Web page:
Mr. SHIMKUS. Mr. Speaker, I come to the floor again to continue to identify and educate you on the various locations where we store high-level nuclear waste around this country and the various positions that our colleagues in the other Chamber have voted either for or against, in hopes that eventually the public will become well informed and that they will take action through their elected officials to do even what the Blue Ribbon Commission suggested, which is decide and locate a long-term geological storage facility.
This is not new. We've been doing it for decades. The Nuclear Waste Policy Act was established in 1982. The amendments were passed through this Chamber and signed into law in 1987, which identified a long-term geological repository at a place called Yucca Mountain in the desert in Nevada.
What I've been attempting to do throughout this past year and a half--I chair a subcommittee that has direct responsibility for this--is identify different locations. So today we go to a place very close to here. In fact, I think it's only 43 miles from the District of Columbia, and that's a place called Calvert Cliffs. I like to compare and contrast it with where our nuclear waste should be stored, not in a decade or two from now, but at this very moment where it should be.
Calvert Cliffs is in Maryland, and at Calvert Cliffs there are 1,300 metric tons of uranium, of spent fuel, onsite versus Yucca Mountain, which is a mountain in a desert where we have no nuclear waste onsite. At Calvert Cliffs, this spent nuclear fuel is stored above the ground in pools and in casks above the ground. If it were stored at Yucca Mountain, it would be 1,000 feet underground. At Calvert Cliffs, the nuclear waste is stored 85 feet above the groundwater, and at Yucca Mountain, it would be 1,000 feet above the water table. Finally, at Yucca Mountain, the nearest body of water is the Colorado River, about 100 miles. As you can see here in this photo, Calvert Cliffs is right next to Chesapeake Bay.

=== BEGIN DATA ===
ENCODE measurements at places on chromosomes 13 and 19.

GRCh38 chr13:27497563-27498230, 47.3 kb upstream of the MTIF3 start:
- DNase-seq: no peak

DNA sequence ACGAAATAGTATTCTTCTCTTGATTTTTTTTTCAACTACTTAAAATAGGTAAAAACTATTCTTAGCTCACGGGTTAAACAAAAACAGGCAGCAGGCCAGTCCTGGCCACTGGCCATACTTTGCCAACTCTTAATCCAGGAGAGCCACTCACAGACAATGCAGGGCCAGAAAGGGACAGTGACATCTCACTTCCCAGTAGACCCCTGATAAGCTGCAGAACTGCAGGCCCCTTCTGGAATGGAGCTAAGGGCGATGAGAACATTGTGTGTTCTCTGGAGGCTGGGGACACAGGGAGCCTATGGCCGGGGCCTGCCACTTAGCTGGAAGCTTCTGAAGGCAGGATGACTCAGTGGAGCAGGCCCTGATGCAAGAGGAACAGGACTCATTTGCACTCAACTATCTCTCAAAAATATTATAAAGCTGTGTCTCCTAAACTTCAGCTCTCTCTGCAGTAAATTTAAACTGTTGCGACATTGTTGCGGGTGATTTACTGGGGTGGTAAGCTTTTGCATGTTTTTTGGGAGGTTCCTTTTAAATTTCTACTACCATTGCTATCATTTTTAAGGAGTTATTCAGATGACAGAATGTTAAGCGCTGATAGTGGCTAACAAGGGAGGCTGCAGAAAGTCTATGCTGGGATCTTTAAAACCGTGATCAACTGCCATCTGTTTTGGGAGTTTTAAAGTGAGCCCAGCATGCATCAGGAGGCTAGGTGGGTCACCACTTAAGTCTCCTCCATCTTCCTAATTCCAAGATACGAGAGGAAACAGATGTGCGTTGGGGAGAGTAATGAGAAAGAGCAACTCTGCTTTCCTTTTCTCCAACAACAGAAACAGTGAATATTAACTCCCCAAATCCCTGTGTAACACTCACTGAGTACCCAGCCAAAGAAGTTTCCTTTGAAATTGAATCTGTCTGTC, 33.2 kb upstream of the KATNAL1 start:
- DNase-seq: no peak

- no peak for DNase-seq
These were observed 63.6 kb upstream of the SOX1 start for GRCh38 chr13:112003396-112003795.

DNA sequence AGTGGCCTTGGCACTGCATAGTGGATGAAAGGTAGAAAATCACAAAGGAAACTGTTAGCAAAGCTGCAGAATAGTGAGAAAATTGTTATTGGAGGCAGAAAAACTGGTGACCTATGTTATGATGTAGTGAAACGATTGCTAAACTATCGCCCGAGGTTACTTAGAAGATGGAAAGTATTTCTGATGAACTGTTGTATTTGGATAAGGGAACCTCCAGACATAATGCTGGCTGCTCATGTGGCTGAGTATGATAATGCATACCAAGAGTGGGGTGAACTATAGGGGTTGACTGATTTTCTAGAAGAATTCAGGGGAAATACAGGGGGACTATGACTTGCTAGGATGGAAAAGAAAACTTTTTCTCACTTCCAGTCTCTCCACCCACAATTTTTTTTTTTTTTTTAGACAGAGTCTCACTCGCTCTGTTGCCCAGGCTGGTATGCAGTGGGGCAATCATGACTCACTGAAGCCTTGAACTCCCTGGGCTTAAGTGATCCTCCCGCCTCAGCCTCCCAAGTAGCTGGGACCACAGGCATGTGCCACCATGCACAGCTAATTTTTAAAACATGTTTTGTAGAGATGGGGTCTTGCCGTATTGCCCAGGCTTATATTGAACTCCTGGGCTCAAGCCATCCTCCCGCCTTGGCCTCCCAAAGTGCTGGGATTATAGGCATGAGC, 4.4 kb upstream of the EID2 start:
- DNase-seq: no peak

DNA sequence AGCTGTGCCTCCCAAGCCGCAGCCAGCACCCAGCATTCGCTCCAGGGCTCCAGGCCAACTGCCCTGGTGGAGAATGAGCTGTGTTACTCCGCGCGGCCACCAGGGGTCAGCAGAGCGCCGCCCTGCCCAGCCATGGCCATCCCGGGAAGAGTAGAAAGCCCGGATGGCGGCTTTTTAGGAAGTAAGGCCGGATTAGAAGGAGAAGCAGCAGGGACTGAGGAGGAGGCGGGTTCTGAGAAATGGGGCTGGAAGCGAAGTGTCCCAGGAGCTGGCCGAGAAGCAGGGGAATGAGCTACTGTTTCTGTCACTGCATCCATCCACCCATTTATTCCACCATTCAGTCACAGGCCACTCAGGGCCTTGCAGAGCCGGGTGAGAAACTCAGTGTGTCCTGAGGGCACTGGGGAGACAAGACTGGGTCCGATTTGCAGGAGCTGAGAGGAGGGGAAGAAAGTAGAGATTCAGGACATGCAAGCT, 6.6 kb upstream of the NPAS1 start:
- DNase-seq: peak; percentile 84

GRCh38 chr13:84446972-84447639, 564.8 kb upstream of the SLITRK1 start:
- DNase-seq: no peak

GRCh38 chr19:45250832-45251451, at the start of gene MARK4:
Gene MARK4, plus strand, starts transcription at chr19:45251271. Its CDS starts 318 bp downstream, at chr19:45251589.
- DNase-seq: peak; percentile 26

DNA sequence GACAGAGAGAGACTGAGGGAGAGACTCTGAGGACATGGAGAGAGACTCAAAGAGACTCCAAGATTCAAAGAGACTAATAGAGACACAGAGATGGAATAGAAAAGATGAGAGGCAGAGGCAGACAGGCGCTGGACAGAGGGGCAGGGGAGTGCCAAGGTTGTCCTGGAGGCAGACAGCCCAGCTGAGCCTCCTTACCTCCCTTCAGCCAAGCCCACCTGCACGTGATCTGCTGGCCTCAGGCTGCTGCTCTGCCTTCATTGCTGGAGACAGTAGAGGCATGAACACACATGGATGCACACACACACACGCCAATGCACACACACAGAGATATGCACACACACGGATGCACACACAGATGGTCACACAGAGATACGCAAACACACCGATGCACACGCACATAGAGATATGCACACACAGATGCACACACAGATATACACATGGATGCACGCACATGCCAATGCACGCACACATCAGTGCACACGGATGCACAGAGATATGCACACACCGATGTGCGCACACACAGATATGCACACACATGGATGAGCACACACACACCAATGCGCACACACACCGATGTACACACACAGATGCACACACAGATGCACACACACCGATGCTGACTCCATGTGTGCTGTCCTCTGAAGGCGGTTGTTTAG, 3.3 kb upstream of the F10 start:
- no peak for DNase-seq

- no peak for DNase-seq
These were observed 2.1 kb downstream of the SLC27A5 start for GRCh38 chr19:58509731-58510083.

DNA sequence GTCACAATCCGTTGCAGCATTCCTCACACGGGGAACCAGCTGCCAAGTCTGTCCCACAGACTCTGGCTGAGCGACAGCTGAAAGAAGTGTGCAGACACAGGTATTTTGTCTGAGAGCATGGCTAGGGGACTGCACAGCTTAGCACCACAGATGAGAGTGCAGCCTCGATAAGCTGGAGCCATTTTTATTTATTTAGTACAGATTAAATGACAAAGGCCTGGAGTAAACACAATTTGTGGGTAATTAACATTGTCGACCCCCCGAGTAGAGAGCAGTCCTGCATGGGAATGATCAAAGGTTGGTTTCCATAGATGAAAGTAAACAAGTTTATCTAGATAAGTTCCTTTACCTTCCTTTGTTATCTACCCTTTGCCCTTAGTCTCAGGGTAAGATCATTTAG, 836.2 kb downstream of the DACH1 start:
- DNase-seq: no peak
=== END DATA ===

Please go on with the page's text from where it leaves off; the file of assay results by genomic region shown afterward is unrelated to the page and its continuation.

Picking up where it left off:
Yucca Mountain is about 90 miles from Las Vegas, maybe 100 miles from Las Vegas. Calvert Cliffs is a straight line of 43 miles from Washington, D.C. The Senators from the surrounding areas, how did they vote? You would think they wouldn't want high-level nuclear waste next to Chesapeake Bay, 43 miles from the capital city. Well, Senator Carper voted ``no'' in 2002. Senator Coons, a new Member, we don't know his position. That's part of coming down here. I'm pretty sure that if the majority leader of the Senate would call a vote and this issue was thoroughly debated, it would pass on the floor of the Senate because we have a lot of Senators who have yet to declare their position. Here is Senator Cardin, a former Member of the House, who voted ``yea'' in 2002 for Yucca Mountain. Senator Mikulski, the same; different Chamber, voted ``no.''
How does our national tally go? Currently we have 47 U.S. Senators who have a stated position in support of Yucca Mountain. We have over 16 that have never cast a vote or declared their position on what we do with high-level nuclear waste, either spent fuel or nuclear waste, in the processing of nuclear energy or nuclear weapons.
We have 19 who have had a position of ``no'' at some time in their career. So it's very, very important to continue this debate, Mr. Speaker, to continue to come down on the floor to talk about the Federal law as it is to date.
The Nuclear Waste Policy Act was passed in 1982; the amendment was agreed to in 1987. The amendment identified Yucca Mountain as our long-term geological repository to store high-level nuclear waste. The time is well past since we should be doing this. In fact, we actually pay utilities to hold their nuclear waste since it's our responsibility to take the waste.